A further understanding of the nature and advantages of the present invention may be realized by reference to the remaining portions of the specification and the drawings.
The following description sets forth embodiments of an all-optical wavelength router according to the invention. Embodiments of the invention can be applied to network elements such as optical add-drop multiplexers (OADMs) and wavelength-selective cross-connects (WSXCs) to achieve the goals of optical networking systems.
The general functionality of the wavelength router is to accept light having a plurality of (say N) spectral bands at an input port, and selectively direct subsets of the spectral bands to desired ones of a plurality of (say M) output ports. In a specific implementation, N=80 and M=2 (i.e., each of 80 wavelengths is selectively directed to either of two output ports). Most of the discussion will be with reference to dynamic (switching) embodiments where the routing mechanism includes one or more routing elements whose state can be dynamically changed in the field to effect switching. The invention also includes static embodiments in which the routing elements are configured at the time of manufacture or under circumstances where the configuration is intended to remain unchanged during prolonged periods of normal operation.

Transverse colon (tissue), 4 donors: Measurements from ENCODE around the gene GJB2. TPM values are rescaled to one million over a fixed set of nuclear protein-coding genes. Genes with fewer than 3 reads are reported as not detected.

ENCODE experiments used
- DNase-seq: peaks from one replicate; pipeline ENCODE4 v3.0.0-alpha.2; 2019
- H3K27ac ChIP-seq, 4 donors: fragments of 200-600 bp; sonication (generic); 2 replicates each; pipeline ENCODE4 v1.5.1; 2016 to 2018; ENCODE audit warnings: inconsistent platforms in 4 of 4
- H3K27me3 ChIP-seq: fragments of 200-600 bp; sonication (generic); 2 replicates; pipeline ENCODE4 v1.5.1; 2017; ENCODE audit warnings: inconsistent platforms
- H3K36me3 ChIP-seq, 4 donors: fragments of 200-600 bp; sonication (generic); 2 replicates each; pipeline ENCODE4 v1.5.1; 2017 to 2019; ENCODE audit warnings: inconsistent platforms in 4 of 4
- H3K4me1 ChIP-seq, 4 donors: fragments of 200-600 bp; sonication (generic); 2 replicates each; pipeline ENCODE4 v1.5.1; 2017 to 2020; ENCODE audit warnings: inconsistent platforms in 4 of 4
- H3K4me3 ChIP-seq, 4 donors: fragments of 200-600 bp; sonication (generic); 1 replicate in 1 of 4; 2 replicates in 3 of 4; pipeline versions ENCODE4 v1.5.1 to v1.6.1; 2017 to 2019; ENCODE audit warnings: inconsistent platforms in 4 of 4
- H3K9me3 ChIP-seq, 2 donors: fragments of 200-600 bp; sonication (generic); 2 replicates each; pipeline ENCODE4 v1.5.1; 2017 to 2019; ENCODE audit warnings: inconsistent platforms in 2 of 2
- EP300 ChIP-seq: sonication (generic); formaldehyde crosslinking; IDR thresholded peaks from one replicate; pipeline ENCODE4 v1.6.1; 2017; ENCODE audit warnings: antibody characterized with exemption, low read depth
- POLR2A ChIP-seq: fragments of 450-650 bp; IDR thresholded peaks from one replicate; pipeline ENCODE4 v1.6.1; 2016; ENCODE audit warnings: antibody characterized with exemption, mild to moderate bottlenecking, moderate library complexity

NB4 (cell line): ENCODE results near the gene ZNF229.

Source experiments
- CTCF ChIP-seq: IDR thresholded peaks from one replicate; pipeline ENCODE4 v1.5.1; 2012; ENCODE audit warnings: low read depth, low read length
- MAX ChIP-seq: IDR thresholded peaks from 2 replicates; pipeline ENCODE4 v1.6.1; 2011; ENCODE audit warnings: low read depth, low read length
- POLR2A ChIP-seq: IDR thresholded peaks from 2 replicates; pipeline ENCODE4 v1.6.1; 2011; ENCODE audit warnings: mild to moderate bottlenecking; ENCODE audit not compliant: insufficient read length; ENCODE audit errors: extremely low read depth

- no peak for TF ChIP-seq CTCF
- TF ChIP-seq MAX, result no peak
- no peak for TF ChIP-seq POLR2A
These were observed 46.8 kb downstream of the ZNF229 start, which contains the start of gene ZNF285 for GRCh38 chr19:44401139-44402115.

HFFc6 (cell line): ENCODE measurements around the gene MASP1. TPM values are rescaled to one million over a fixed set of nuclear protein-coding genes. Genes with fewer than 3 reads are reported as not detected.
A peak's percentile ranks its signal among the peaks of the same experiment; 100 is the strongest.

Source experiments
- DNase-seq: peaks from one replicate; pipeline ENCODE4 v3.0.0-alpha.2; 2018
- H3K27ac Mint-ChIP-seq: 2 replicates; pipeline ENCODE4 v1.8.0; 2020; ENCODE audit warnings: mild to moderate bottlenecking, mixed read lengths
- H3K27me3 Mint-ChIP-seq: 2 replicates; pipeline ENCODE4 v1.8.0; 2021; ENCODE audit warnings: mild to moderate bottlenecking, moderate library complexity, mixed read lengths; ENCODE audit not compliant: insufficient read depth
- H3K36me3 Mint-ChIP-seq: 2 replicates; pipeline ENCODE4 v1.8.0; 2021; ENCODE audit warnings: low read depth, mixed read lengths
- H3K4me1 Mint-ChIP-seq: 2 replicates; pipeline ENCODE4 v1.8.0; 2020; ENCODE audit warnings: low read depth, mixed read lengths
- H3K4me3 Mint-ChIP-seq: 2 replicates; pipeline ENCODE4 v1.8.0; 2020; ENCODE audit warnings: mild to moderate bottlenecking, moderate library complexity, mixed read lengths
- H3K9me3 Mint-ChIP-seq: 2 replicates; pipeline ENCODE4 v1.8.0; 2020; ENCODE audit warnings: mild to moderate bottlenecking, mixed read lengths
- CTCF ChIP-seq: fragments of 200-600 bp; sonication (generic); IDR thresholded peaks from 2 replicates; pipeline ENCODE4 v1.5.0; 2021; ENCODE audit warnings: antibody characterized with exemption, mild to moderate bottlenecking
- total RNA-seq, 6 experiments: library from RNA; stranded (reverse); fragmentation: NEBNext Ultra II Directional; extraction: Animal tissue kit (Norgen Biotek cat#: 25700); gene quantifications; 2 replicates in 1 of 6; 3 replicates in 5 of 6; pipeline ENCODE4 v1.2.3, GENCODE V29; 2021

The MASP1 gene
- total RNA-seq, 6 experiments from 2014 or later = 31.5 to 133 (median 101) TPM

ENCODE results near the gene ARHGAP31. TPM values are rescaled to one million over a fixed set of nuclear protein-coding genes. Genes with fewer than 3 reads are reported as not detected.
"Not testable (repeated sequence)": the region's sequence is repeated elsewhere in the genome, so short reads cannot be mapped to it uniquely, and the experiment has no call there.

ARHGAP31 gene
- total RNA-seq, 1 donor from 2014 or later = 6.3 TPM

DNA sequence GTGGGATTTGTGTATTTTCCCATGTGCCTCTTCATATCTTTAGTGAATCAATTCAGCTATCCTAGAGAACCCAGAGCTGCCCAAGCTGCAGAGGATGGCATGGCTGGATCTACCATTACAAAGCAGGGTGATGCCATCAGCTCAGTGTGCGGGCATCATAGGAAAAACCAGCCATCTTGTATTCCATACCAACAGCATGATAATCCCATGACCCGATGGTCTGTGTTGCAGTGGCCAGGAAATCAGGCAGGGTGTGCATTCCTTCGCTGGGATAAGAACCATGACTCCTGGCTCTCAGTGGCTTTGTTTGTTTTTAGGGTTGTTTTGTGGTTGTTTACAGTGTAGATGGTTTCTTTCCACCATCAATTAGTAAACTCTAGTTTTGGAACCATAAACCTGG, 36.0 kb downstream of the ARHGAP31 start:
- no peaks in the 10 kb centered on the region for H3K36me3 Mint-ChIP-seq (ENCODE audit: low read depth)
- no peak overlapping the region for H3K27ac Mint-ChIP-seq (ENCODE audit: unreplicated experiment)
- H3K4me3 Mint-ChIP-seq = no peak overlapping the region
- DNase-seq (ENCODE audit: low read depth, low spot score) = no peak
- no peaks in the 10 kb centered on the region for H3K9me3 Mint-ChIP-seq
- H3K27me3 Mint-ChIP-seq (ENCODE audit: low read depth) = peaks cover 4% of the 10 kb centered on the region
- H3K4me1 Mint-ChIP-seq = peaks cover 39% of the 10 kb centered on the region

The embodiments of the invention include a dispersive element, such as a diffraction grating or a prism, which operates to deflect incoming light by a wavelength-dependent amount. Different portions of the deflected light are intercepted by different routing elements. Although the incoming light could have a continuous spectrum, adjacent segments of which could be considered different spectral bands, it is generally contemplated that the spectrum of the incoming light will have a plurality of spaced bands.
The terms “input port” and “output port” are intended to have broad meanings. At the broadest, a port is defined by a point where light enters or leaves the system. For example, the input (or output) port could be the location of a light source (or detector) or the location of the downstream end of an input fiber (or the upstream end of an output fiber). In specific embodiments, the structure at the port location could include a fiber connector to receive the fiber, or could include the end of a fiber pigtail, the other end of which is connected to outside components. Most of the embodiments contemplate that light will diverge as it enters the wavelength router after passing through the input port, and will be converging within the wavelength router as it approaches the output port. However, this is not necessary.